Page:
"This is a must for every Miles fan." Neal Gardner,

“A fantastic book, an amazing insight into Miles. Guy Barker, jazz trumpeter

“For Miles fans, this book is a must.” Jez Nelson, presenter BBC Radio Jazz on 3

“I really do recommend The Last Miles…it is a fine work.” John Cavanagh, presenter Radio Scotland’s Bebop to Hip-Hop

"A great book that plays a great tribute to the last years of Miles’ life.” Erik Telford, presenter Miles

"The fact of having personally interviewed all those characters...without much recall to interviews already noted and the usual anecdotes, renders "The Last Miles" as excellent...a book that certainly is seen as a work of reference."Maurizio Comandini, All About Italy

"[Cole] has written a comprehensive account of the comeback and the albums it produced...He takes the reader through each of the albums, cut by cut, examining the musical choices, the musicians and their successes...Cole's book is a valuable resource on the last 11 years of a true music legend's life."Chris Smith, Winnipeg Free Press

"I've been thoroughly enjoying your book. I'm sure it'll go a long way towards rectifying some of the negative historical appraisals of  Miles' later works that have become prevalent." Kei Akagi, keyboardist in Miles's band 1989-1990.

"Cole gives an exhaustive account of every track recorded [and, it seems, every live show] in that decade and of every one of the dozens of musicians who played on them but what's most interesting is the portrait of Miles Davis that emerges from it all. Sometimes an asshole and a bully, yes, but also a very funny guy who was a good friend to many and a mentor to even more, a man with drug problems who was more often in great pain from other maladies. Through it all, Davis was obsessed with moving his music forward with anyone who could help him do it - from Prince to Public Enemy, from Scritti Politti to a violinist he saw on Johnny Carson and hired on the spot." Rock & Rap Confidential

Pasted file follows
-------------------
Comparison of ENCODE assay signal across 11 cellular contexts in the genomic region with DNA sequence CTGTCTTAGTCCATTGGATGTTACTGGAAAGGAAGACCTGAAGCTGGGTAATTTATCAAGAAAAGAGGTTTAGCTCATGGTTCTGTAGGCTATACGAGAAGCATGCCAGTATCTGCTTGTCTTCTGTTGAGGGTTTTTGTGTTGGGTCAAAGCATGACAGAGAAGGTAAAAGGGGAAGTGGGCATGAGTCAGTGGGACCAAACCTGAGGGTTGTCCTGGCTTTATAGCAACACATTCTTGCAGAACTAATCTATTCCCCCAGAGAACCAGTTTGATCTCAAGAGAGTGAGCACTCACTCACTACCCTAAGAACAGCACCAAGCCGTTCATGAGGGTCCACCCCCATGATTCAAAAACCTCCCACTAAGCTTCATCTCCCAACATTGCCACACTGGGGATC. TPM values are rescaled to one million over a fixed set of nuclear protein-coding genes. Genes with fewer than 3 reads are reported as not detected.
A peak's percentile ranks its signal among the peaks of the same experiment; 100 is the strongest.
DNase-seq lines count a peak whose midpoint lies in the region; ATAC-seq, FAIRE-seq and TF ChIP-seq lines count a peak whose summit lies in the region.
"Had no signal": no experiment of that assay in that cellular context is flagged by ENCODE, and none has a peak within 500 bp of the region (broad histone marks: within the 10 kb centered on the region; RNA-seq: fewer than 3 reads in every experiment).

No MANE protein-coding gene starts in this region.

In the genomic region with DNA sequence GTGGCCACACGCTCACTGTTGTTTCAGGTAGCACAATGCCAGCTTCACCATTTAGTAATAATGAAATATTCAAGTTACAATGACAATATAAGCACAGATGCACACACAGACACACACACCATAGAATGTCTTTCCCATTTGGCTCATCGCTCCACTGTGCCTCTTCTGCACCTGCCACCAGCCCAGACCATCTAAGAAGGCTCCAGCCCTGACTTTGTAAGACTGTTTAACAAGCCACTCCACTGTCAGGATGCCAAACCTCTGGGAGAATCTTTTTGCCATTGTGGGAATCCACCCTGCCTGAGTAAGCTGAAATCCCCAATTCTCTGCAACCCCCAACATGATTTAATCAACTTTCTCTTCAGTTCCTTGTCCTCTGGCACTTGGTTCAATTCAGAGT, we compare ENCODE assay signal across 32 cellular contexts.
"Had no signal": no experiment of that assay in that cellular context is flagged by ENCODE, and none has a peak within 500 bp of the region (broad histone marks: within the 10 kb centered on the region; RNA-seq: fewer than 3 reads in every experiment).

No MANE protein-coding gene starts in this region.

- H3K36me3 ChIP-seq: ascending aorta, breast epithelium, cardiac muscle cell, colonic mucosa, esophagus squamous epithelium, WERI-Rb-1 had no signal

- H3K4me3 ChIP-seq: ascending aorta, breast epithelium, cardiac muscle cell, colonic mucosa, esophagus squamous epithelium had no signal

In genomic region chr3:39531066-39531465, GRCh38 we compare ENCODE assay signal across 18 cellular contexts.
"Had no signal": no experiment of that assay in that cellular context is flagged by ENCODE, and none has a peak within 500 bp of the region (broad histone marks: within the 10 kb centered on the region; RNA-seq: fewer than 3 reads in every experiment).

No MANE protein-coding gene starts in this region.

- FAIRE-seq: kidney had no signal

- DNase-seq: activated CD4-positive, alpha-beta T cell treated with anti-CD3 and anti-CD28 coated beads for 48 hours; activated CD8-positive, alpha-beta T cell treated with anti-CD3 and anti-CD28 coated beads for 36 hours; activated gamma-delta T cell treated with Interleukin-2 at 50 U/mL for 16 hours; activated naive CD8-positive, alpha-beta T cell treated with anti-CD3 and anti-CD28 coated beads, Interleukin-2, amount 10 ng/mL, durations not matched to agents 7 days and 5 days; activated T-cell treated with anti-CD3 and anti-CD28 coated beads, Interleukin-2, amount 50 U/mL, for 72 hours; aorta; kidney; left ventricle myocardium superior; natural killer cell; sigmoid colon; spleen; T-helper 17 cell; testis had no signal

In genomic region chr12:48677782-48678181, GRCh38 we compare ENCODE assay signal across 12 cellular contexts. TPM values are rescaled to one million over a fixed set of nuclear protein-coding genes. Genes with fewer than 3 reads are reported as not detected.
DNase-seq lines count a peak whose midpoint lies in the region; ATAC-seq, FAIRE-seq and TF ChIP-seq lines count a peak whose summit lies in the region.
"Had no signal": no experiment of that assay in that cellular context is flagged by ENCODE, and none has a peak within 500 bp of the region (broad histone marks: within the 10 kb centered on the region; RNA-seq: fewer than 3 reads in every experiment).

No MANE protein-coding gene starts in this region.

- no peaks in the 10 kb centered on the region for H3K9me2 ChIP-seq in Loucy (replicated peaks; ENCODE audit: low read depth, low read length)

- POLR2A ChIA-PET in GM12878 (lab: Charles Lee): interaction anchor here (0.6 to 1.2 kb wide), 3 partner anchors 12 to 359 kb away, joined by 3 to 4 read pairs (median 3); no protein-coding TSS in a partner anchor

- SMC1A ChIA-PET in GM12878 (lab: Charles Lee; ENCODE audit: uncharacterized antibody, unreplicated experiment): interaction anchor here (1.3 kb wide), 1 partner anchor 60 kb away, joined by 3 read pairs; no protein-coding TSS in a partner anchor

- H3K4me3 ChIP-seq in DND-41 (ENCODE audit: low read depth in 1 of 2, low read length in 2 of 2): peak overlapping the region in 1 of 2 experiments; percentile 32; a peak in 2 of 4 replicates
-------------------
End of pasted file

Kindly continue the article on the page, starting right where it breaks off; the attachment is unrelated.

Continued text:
"I thought your book was awesome and straight to the point. To tell stories the way it really happened is nothing but the truth! Congratulations and thanks!"Ricky Wellman, Miles's drummer 1987-1991

"George Cole has made a major contribution to jazz scholarship...written over a three-year period, the degree of detail is quite astonishing and the research so extensive that it becomes possible to contradict claims made by Miles himself in his autobiography. Every track on every 1981-1991 album is discussed in length …a very valuable book.” Chris Yates, The Jazz Rag

“This book is a model of how these types of books should be…If late period Miles is in the readers’ interest, the reader should rush out and purchase this volume. It is invaluable.” Robert Iannapollo, ARSC Journal

The Last Miles was voted one of the top ten music books of 2005 by Record Collector magazine.

The Last Miles was joint winner of the Association for Recorded Sound Collections’ Best Jazz History Book 2006 award.


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the music of Miles Davis1980 to 1991 a book by George Cole